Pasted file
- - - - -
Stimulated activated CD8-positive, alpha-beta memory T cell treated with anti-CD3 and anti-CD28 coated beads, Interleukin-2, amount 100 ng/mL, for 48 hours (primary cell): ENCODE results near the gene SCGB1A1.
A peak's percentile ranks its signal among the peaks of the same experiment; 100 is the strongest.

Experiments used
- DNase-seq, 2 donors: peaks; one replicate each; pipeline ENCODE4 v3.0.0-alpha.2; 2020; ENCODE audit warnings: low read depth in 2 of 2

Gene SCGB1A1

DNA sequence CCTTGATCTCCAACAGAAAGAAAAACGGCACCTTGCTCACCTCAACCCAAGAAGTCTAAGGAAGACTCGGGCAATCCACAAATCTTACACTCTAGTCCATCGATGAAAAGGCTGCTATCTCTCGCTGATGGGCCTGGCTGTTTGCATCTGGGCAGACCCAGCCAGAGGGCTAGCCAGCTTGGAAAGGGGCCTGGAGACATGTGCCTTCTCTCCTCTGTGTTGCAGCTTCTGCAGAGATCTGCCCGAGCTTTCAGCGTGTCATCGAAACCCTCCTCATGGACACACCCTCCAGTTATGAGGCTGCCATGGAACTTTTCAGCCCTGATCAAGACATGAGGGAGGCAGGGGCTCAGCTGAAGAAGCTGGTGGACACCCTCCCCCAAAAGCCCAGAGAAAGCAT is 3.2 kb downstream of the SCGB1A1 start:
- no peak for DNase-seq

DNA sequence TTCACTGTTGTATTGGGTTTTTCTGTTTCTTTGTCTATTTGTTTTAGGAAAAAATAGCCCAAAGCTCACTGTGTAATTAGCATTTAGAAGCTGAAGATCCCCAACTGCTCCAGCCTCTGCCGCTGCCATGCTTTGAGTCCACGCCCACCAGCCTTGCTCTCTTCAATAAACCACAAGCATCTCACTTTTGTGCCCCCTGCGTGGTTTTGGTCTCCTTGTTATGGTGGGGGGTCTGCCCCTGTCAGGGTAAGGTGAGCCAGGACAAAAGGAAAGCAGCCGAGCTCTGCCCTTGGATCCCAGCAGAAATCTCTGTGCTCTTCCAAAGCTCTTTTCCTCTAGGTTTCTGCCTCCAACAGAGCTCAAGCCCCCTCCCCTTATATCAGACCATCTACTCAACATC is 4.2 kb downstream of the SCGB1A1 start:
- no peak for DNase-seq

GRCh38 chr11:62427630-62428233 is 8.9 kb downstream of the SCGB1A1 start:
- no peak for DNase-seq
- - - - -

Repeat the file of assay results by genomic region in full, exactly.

Stimulated activated CD8-positive, alpha-beta memory T cell treated with anti-CD3 and anti-CD28 coated beads, Interleukin-2, amount 100 ng/mL, for 48 hours (primary cell): ENCODE results near the gene SCGB1A1.
A peak's percentile ranks its signal among the peaks of the same experiment; 100 is the strongest.

Experiments used
- DNase-seq, 2 donors: peaks; one replicate each; pipeline ENCODE4 v3.0.0-alpha.2; 2020; ENCODE audit warnings: low read depth in 2 of 2

Gene SCGB1A1

DNA sequence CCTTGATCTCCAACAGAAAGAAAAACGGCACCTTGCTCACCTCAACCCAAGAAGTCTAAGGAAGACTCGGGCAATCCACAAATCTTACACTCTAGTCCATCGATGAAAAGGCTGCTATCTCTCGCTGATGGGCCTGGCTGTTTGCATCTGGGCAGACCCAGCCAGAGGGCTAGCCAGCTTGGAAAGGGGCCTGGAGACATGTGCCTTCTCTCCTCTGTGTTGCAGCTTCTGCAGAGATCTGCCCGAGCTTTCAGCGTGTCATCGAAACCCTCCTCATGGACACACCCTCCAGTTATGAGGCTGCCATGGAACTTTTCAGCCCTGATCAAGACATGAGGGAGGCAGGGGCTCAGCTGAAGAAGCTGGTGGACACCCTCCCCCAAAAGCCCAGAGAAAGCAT is 3.2 kb downstream of the SCGB1A1 start:
- no peak for DNase-seq

DNA sequence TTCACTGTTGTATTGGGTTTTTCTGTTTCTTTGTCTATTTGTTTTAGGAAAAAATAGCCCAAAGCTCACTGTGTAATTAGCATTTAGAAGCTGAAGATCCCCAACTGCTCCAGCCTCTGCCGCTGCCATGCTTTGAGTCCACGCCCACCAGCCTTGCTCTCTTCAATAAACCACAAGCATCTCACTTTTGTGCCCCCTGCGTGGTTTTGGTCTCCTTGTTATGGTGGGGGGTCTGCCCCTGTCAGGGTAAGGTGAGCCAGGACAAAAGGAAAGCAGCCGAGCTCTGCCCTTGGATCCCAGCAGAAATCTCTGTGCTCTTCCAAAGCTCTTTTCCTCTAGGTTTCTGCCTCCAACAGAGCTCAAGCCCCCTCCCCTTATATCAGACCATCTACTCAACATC is 4.2 kb downstream of the SCGB1A1 start:
- no peak for DNase-seq

GRCh38 chr11:62427630-62428233 is 8.9 kb downstream of the SCGB1A1 start:
- no peak for DNase-seq